Arbitration agreement and gavel on a desk.
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A settlement that ends a senior living community’s arbitration agreement “secrecy clauses” is being called a “big win” by Arizona’s top attorney, who said she will move to strike down such clauses from other assisted living operators’ arbitration agreements if they are not removed. A provider advocacy organization, however, maintains that such agreements have their place.

Arizona Attorney General Kris Mayes (D) announced the settlement agreement with Senita Ridge, a memory care community on the campus of the Ridges at Peoria Senior Living, on Feb. 27. As part of the agreement, the community will remove requirements for secret arbitration proceedings from all existing and future arbitration agreements.

After Rose Marie Scheske, a former Senita Ridge memory care resident, filed a lawsuit in 2021 against the community alleging abuse and neglect, a judge in October ordered the parties to participate in a confidential arbitration proceeding.

Mayes filed an intervention motion in December against The Goodman Group, the Minnesota-based manager of the community, and Ridges at Peoria, alleging that the confidential arbitration agreement violated Arizona’s Adult Protective Services Act. Although Mayes said that private arbitration can be an effective way to resolve legal disputes, she said that the agreements “cross a legal line when they require the parties to keep allegations of elder abuse secret.”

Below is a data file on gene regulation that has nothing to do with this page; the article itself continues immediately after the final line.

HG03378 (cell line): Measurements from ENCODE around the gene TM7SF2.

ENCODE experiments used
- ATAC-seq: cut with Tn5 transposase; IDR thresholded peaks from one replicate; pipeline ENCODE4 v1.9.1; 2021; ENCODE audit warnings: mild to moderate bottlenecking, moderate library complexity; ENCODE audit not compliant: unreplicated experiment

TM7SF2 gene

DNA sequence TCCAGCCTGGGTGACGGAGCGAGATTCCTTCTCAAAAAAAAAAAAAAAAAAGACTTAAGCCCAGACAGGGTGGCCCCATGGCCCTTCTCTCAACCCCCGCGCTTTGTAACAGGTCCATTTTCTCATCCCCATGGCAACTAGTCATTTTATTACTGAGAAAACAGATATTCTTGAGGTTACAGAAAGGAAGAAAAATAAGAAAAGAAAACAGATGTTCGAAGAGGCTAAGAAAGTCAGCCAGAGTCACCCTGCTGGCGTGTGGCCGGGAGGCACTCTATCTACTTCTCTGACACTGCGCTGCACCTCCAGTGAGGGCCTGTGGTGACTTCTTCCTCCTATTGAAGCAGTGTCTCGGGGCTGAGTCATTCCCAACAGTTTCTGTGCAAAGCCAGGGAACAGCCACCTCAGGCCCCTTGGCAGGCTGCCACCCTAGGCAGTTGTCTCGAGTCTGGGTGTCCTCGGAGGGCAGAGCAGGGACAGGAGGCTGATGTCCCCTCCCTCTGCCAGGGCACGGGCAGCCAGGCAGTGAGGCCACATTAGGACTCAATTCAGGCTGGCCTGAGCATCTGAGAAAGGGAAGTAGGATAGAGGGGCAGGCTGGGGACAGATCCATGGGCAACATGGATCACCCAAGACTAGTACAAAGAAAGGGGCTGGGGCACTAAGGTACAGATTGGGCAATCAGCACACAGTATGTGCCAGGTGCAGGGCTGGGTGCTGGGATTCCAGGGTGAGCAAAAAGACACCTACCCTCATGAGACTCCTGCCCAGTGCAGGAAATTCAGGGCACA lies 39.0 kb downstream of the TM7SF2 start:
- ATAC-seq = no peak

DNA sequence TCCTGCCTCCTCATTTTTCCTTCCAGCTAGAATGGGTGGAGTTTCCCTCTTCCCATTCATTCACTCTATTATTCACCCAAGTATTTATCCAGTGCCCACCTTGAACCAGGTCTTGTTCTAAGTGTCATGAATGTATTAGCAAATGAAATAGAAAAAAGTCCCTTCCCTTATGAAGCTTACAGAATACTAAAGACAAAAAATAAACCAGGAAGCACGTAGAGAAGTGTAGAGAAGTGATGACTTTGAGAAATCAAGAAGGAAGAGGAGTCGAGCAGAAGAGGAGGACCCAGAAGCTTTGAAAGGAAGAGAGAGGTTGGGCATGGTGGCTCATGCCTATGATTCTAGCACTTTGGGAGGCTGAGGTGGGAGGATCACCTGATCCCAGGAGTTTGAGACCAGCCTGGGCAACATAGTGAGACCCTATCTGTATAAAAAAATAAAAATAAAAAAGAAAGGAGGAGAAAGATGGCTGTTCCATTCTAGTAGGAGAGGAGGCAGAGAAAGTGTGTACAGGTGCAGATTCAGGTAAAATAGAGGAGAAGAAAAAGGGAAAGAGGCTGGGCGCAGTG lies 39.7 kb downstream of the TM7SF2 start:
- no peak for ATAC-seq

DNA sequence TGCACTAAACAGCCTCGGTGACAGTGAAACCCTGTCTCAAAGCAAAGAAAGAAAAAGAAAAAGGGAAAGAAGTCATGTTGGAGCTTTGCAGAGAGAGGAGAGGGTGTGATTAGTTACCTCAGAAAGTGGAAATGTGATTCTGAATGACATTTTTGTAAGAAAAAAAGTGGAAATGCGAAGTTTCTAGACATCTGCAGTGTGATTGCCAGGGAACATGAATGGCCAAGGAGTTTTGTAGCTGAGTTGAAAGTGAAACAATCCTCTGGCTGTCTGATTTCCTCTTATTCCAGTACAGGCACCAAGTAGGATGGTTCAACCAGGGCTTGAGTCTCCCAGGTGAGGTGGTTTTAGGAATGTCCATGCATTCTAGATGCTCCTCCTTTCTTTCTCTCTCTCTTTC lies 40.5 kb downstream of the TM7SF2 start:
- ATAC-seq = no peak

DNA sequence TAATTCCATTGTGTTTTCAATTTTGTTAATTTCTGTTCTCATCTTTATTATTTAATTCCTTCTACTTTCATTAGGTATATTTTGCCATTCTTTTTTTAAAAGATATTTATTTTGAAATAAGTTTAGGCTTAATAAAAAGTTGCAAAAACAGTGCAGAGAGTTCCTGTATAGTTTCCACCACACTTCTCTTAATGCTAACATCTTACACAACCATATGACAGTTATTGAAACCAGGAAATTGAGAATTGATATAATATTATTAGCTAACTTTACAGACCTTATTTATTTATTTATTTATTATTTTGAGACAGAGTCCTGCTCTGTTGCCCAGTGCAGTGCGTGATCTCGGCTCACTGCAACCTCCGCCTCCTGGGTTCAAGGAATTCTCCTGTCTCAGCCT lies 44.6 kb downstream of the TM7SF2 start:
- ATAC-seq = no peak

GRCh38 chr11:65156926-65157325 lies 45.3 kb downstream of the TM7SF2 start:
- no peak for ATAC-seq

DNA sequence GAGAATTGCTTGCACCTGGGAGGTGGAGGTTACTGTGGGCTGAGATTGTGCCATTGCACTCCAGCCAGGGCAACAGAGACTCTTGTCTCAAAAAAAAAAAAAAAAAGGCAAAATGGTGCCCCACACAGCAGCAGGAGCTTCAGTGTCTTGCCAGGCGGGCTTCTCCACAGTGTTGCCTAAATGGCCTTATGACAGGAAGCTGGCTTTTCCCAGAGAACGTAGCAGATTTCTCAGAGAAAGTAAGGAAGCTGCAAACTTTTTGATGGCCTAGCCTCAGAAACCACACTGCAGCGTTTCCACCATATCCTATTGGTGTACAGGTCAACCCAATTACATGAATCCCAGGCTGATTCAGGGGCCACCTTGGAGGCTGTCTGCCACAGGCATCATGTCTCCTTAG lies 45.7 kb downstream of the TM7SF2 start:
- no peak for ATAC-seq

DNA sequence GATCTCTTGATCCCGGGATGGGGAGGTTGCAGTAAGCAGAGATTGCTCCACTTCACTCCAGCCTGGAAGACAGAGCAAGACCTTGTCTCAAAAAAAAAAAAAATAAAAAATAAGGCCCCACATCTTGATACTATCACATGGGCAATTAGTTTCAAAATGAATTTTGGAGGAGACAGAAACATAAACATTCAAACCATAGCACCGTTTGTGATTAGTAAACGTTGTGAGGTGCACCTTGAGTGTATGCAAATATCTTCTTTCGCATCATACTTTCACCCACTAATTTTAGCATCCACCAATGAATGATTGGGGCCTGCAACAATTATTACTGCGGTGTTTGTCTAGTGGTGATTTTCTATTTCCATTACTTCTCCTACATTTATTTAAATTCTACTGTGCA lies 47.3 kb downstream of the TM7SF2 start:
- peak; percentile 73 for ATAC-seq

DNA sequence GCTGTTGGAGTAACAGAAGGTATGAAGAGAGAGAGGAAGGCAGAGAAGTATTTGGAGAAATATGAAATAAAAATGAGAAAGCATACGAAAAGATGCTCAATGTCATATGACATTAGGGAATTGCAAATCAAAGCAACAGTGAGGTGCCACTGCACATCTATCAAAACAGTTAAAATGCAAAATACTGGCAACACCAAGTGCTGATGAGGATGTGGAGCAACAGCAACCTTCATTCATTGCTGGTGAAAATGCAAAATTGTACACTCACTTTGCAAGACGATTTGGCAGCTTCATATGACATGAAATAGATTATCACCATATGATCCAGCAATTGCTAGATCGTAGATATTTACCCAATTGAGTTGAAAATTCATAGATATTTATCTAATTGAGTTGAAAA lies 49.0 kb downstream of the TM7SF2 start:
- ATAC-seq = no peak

“This settlement is a big win for the protection of vulnerable adults, because it allows victims to share information with my office and allows me to perform the duties given to me by the legislature,” Mayes said in a Feb. 27 press release. “I urge other assisted living facilities opening in Arizona to remove the secrecy clauses from their own arbitration agreements or my office will intervene to strike them down.”

The Arizona Health Care Association said it supports transparency between families and long-term care operators but that admission and other contracts used by assisted living communities and skilled nursing facilities are “unique.”

“Families and those getting ready to utilize long-term care services and supports should read through these contracts and make sure they understand the nuances within them before signing,” Arizona AHCA Executive Director David Voepel told McKnight’s Senior Living. “The alternative dispute resolution process afforded by the arbitration agreement process can create a more efficient and less expensive method, and perhaps, most importantly, can keep the families’ personal health information and their private family matters confidential and out of the public record.”

Mayes said the Adult Protective Services Act gives her office the right to intervene in any elder abuse case to remedy past harm and prevent future harm to vulnerable adults.

“Assisted living facilities often try to hide their bad acts from the attorney general by resolving disputes in secret arbitrations rather than in open court,” Mayes said. “Those secret arbitrations violate the Adult Protective Services Act because plaintiffs who discover systemic mistreatment of vulnerable adults are blocked from notifying the attorney general of the ongoing risk.”

Mayes also invited anyone who signed an assisted living arbitration agreement with a secrecy clause to contact her office so she can “act to invalidate those secrecy clauses.”

The Goodman Group had not responded to a request for comment from McKnight’s Senior Living before the production deadline.